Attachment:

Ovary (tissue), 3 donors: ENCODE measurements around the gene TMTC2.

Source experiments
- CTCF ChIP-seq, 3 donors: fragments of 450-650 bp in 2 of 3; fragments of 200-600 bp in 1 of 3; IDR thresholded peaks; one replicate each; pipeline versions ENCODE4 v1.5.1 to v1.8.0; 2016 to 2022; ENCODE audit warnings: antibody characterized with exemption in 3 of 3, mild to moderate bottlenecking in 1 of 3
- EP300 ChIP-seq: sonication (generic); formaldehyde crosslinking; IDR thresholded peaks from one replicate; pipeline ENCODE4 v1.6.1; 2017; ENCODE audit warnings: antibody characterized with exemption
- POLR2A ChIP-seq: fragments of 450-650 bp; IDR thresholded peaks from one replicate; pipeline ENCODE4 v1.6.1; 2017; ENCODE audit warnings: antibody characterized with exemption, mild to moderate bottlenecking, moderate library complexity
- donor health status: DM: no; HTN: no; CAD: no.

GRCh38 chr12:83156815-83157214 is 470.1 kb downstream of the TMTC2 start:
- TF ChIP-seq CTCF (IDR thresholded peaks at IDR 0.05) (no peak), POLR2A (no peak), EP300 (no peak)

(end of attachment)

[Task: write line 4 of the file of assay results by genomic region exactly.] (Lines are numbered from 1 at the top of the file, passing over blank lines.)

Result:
- EP300 ChIP-seq: sonication (generic); formaldehyde crosslinking; IDR thresholded peaks from one replicate; pipeline ENCODE4 v1.6.1; 2017; ENCODE audit warnings: antibody characterized with exemption